Plaintiffs disappointed as judge declines to issue preliminary injunction
AUSTIN, TX—Today the district court declined to issue a preliminary injunction in the case fighting
Proposition 1 in Travis County.
“We’re obviously disappointed in the decision,” responded Stephen Casey, counsel for the plaintiffs. “As
we read the law, any change in voting triggers Section 2 protections of the Voting Rights Act, and we
provided several cases for the judge to follow.”
Casey continued, “It is silly for the District’s attorney to suggest that the suit is ‘condescending’ or
“offensive.’ Two of the plaintiffs are from ethnic minorities. How condescending or offensive is it for
them to file suit to protect their rights? Data publicly available from both the Texas Education Agency
and a non-profit literacy group, Literacy Coalition of Central Texas, demostrated there are significant
literacy problems in Travis County. If that is the case, a change in the voting language of a ballot
proposition, far beyond what is permitted by law, can have a harmful effect on the ability of some voters
to understand what is on the ballot.”
Casey refers to language the District added beyond what the law permits, language that promotes the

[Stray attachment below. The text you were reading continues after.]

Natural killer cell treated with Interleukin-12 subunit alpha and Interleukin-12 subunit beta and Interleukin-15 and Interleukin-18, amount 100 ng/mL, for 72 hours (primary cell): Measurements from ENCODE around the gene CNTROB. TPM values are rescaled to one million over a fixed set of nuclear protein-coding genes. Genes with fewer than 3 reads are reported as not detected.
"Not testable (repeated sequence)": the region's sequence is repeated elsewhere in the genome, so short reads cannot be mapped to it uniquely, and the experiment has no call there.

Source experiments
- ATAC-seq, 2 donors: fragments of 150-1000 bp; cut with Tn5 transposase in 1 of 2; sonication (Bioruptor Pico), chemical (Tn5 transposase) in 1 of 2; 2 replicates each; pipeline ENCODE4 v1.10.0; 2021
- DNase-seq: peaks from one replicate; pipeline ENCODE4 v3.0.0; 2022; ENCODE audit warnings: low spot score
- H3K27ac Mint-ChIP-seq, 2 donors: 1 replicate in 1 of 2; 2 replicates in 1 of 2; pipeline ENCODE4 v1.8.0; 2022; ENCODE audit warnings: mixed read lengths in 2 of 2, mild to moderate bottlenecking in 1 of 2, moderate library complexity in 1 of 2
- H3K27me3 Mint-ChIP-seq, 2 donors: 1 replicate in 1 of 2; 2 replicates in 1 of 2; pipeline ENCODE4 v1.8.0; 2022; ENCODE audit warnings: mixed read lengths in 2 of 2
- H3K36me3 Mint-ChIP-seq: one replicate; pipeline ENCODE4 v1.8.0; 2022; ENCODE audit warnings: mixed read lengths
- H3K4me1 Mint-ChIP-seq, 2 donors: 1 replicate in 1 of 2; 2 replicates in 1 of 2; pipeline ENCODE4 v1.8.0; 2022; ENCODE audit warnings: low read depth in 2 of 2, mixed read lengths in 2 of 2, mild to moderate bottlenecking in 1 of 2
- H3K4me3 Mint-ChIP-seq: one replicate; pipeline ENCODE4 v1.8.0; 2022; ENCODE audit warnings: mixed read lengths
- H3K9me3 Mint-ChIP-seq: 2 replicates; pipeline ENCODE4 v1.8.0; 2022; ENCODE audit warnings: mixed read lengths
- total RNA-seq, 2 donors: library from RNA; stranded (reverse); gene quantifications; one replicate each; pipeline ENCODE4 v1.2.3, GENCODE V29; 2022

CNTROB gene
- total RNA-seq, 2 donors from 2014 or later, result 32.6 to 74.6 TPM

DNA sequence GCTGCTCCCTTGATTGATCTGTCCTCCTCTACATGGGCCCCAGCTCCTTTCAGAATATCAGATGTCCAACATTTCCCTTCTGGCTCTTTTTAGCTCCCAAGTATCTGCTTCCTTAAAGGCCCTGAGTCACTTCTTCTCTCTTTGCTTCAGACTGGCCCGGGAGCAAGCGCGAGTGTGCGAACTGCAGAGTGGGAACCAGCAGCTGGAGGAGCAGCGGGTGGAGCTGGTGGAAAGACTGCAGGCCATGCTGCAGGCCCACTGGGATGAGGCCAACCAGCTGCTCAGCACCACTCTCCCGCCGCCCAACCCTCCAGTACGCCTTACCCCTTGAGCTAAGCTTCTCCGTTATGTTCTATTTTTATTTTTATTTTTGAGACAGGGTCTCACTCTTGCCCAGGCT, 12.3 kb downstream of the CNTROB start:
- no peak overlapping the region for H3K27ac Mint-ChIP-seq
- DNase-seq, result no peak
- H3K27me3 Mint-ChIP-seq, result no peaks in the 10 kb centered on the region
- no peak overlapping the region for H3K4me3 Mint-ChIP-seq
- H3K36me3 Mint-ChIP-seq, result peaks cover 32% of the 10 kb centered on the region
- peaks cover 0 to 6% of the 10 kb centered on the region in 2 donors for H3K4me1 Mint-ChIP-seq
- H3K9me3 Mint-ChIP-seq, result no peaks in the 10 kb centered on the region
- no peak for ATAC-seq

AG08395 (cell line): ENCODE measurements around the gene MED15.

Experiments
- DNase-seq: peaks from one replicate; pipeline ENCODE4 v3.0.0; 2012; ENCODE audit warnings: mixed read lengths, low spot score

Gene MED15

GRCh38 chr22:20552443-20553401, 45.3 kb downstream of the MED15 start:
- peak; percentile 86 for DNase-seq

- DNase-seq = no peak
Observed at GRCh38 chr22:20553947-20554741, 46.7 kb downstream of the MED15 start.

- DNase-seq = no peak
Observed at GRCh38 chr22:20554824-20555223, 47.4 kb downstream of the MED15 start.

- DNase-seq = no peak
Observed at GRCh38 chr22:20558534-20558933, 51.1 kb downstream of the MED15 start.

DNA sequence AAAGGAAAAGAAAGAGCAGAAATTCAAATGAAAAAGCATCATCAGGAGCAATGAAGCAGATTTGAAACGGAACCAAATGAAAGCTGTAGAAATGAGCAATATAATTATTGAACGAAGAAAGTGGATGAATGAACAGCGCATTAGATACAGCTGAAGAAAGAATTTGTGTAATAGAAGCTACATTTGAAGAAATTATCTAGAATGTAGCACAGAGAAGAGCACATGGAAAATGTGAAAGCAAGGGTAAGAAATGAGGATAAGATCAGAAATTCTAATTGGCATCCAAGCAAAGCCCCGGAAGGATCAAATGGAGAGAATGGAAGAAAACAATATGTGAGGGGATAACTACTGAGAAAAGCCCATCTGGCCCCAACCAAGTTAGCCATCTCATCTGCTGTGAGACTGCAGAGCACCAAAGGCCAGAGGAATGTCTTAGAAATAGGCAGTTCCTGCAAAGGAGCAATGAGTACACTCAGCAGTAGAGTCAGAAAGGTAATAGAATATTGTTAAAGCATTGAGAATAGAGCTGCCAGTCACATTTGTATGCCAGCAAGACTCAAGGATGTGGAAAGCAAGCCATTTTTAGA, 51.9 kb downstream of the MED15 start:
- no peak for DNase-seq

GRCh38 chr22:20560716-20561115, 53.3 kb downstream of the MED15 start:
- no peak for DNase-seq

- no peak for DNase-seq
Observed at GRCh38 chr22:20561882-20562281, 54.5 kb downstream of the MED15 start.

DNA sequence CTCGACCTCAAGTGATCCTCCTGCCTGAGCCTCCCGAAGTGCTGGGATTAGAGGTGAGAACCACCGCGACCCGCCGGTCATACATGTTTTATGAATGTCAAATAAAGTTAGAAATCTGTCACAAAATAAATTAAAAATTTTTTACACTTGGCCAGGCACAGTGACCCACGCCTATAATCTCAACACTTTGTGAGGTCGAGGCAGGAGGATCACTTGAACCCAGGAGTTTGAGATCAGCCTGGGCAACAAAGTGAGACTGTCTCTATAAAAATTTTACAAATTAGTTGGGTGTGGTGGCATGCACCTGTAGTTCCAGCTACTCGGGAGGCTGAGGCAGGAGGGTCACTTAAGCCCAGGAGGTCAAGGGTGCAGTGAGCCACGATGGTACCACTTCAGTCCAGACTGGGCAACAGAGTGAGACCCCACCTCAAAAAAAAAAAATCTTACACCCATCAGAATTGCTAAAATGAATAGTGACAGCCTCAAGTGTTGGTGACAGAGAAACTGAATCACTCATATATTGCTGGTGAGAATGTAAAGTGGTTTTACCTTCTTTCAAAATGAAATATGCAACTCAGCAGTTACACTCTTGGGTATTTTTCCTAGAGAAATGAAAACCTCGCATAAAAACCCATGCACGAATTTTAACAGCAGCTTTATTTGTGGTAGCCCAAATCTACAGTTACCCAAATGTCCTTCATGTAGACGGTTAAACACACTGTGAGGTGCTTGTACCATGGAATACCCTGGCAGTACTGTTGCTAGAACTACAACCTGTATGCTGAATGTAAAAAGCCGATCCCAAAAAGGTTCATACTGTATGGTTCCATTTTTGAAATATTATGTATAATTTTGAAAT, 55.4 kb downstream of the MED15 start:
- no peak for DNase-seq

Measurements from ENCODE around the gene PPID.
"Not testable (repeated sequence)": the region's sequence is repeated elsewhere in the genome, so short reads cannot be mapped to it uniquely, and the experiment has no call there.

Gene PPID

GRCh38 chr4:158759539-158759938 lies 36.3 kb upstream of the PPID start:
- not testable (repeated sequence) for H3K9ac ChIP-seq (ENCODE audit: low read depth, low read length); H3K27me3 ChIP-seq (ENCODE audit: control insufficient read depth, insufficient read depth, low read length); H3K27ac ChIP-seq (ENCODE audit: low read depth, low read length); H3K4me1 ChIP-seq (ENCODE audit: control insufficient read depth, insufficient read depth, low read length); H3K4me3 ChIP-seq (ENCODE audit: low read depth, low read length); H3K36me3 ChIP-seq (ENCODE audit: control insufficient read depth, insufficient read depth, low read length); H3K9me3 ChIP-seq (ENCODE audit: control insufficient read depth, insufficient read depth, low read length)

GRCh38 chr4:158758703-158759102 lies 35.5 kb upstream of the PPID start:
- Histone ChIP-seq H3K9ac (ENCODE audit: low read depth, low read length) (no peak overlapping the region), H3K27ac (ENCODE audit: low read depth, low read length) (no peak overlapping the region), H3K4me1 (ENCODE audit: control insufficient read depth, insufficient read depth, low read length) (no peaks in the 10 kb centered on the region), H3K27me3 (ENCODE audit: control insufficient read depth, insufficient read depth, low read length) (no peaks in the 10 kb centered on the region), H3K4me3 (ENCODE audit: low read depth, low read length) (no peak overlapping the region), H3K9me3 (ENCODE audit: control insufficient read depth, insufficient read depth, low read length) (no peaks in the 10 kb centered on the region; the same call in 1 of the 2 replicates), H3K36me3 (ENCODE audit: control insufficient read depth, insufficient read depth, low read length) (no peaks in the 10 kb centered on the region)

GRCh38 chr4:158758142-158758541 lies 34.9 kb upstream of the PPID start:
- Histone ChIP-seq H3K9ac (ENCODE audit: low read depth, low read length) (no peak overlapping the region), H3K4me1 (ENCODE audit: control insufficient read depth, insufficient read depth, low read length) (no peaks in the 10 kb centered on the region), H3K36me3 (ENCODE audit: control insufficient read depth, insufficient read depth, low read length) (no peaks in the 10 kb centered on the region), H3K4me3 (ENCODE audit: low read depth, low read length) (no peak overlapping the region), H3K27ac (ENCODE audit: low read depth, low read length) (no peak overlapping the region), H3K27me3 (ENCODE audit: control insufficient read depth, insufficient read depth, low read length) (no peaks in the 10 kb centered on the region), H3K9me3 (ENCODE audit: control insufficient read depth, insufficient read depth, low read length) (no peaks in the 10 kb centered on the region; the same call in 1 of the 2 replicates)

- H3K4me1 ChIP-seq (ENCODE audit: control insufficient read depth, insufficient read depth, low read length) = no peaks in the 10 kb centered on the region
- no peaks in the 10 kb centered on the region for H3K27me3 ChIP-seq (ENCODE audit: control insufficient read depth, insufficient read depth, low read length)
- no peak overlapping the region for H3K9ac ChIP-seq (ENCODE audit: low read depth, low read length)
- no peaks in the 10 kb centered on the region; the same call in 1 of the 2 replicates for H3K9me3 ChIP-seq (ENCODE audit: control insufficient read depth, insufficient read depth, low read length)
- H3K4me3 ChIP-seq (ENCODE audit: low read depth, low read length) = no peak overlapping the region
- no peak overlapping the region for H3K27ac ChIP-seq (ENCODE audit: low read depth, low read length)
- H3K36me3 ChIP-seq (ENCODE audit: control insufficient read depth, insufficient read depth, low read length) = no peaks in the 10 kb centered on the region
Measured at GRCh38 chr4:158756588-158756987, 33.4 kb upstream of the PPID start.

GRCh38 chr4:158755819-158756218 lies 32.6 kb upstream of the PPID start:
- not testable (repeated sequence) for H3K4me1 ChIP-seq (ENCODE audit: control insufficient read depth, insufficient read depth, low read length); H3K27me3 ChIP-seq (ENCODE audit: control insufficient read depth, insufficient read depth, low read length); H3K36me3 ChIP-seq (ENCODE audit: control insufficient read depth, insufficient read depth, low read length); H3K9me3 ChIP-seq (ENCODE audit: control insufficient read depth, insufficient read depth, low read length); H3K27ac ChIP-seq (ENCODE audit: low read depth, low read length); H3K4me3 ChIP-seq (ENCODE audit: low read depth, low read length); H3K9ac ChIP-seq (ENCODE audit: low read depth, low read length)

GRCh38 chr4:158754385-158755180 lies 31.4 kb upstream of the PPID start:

ballot proposition. The proposition is printed below, with the extra language in bold-face type.
Approving the ad valorem tax rate of $0.129 per $100 valuation in Central Health, also
known as the Travis County Healthcare District, for the 2013 tax year, a rate that
exceeds the district’s rollback tax rate. The proposed ad valorem tax rate exceeds the ad
valorem tax rate most recently adopted by the district by $0.05 per $100 valuation;
funds will be used for improved healthcare in Travis County, including support for a
new medical school consistent with the mission of Central Health, a site for a new
teaching hospital, trauma services, specialty medicine such as cancer care,
community-wide health clinics, training for physicians, nurses and other healthcare
professionals, primary care, behavioral and mental healthcare, prevention and
wellness programs, and/or to obtain federal matching funds for healthcare services.
Don Zimmerman, Treasurer for TCTU SPAC, responded similarly. “We disagree with the judge’s assessment,
particularly that we could point to no authority regarding this change.
The Voting Rights Act considers any change in voting enough to warrant protection. We will be discussing our next legal option.”